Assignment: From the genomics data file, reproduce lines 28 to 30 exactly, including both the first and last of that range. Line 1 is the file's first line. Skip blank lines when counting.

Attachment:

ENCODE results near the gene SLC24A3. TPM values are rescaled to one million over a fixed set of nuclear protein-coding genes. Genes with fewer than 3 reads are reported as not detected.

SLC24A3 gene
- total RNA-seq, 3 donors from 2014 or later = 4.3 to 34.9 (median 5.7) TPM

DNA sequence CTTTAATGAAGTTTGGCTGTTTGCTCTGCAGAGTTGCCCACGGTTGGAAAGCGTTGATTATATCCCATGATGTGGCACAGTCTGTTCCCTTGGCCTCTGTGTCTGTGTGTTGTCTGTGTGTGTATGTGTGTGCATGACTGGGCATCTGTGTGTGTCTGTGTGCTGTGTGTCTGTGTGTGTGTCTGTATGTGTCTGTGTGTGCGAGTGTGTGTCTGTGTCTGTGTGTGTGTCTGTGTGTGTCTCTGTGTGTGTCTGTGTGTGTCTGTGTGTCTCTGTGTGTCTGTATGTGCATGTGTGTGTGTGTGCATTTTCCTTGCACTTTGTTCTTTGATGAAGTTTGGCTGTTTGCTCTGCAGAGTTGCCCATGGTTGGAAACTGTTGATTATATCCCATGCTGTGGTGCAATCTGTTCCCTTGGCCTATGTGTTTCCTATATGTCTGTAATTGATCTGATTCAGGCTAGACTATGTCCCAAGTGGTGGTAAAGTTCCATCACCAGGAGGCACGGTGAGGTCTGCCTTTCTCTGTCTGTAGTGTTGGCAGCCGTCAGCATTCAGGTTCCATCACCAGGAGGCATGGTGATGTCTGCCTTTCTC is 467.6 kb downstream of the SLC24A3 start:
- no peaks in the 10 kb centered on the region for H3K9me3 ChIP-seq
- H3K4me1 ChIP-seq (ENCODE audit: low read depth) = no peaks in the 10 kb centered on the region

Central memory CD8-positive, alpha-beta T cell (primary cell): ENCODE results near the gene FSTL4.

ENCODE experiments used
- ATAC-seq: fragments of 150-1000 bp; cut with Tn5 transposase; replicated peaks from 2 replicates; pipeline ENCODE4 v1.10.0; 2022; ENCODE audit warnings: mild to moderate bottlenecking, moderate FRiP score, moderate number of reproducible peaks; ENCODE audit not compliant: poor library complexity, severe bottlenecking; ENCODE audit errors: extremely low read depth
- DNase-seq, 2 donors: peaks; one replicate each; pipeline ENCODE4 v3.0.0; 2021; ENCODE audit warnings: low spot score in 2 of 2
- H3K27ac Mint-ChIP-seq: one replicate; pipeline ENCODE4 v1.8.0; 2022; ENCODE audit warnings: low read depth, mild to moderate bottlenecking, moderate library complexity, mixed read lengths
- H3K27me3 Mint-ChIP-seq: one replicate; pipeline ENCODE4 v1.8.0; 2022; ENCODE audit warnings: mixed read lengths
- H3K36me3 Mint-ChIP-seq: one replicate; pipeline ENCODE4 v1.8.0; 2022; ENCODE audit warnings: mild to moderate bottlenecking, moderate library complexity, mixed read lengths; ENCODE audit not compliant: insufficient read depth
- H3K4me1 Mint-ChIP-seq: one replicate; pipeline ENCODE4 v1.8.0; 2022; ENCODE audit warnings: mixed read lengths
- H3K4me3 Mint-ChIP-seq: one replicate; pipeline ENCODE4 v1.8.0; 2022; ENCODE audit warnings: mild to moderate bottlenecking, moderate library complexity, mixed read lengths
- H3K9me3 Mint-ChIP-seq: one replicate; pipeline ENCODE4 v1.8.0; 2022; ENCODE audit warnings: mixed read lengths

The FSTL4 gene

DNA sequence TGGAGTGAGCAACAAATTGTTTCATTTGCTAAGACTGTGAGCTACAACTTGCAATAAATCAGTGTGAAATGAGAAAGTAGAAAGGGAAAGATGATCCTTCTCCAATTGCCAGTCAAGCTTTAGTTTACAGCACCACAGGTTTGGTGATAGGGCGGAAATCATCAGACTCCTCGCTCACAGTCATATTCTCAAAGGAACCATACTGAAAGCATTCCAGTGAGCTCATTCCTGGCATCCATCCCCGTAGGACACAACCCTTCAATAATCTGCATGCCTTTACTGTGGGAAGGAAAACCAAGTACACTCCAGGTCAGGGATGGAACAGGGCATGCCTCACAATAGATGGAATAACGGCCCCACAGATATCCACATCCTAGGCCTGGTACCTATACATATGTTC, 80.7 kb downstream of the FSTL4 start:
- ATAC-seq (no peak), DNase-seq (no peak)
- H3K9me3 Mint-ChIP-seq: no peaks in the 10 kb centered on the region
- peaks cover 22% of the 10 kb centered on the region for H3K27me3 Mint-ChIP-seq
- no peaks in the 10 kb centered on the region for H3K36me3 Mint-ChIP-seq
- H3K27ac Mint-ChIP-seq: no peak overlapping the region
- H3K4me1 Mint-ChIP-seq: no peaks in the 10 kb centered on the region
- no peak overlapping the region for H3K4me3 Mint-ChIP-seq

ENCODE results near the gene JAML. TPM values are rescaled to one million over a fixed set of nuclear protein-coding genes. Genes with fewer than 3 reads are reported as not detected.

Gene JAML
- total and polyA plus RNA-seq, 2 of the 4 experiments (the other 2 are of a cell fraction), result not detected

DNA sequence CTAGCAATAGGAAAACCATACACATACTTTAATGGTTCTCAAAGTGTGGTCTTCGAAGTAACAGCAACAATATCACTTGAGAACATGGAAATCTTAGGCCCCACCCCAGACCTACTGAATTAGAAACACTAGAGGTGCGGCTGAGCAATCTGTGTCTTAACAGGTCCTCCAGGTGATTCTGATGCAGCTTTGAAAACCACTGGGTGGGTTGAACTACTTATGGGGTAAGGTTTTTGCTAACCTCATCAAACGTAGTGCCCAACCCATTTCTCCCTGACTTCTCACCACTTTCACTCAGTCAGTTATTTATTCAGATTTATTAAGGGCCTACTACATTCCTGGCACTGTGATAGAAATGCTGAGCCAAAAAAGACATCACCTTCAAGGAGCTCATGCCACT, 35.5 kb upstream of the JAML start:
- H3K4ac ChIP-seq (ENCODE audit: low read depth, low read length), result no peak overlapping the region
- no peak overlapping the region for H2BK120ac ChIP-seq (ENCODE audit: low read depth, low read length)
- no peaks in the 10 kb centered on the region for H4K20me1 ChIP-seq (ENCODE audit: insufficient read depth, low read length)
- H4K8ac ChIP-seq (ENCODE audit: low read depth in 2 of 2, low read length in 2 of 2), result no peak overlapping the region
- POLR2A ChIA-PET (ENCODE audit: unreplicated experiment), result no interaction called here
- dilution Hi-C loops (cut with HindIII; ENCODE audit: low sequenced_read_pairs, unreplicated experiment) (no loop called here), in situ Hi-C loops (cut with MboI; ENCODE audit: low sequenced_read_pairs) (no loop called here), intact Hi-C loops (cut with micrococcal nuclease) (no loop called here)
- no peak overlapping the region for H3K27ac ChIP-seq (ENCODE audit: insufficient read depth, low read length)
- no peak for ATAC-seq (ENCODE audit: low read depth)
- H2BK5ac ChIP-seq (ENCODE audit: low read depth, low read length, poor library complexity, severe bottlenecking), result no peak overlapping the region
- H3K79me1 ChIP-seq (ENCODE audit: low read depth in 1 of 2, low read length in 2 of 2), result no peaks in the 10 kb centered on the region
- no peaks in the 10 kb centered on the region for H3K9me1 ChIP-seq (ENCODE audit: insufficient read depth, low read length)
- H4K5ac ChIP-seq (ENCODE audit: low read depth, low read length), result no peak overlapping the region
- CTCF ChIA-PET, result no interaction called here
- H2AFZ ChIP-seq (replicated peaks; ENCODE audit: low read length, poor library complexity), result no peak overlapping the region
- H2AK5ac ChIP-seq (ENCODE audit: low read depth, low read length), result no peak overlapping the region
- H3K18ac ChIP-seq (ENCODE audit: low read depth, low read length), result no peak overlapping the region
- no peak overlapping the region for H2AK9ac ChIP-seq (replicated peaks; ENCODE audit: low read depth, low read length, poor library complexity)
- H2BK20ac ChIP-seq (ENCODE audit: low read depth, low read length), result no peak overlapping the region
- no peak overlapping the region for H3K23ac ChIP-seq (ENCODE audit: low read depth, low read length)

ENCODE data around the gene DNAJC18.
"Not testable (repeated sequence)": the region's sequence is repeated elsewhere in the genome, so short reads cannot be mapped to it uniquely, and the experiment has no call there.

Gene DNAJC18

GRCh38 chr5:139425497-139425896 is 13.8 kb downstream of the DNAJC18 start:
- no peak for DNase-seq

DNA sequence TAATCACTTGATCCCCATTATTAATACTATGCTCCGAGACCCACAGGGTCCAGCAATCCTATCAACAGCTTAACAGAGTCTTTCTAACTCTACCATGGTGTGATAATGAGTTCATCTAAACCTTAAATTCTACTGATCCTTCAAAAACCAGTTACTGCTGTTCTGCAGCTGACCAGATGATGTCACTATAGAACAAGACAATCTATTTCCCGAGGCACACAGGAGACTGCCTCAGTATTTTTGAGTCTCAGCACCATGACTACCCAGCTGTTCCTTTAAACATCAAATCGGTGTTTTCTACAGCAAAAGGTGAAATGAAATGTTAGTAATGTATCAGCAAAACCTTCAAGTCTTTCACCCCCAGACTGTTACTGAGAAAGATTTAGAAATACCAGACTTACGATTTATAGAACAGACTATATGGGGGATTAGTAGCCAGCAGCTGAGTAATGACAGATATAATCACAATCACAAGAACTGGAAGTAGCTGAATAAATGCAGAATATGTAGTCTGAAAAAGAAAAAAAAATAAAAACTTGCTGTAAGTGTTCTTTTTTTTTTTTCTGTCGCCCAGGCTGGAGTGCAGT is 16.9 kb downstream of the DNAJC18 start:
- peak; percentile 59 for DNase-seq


- total and polyA plus RNA-seq, 2 of the 4 experiments (the other 2 are of a cell fraction), result not detected

DNA sequence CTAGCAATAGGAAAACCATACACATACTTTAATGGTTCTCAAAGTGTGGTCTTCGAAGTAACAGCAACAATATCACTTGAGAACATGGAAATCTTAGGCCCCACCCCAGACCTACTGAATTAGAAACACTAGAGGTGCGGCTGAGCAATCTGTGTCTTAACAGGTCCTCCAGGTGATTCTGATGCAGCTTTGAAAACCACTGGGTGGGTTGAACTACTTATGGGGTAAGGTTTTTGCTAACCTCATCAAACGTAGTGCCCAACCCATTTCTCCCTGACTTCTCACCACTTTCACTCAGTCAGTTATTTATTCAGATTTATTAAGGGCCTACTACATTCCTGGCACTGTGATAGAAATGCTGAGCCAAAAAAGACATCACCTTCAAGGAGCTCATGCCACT, 35.5 kb upstream of the JAML start:
- H3K4ac ChIP-seq (ENCODE audit: low read depth, low read length), result no peak overlapping the region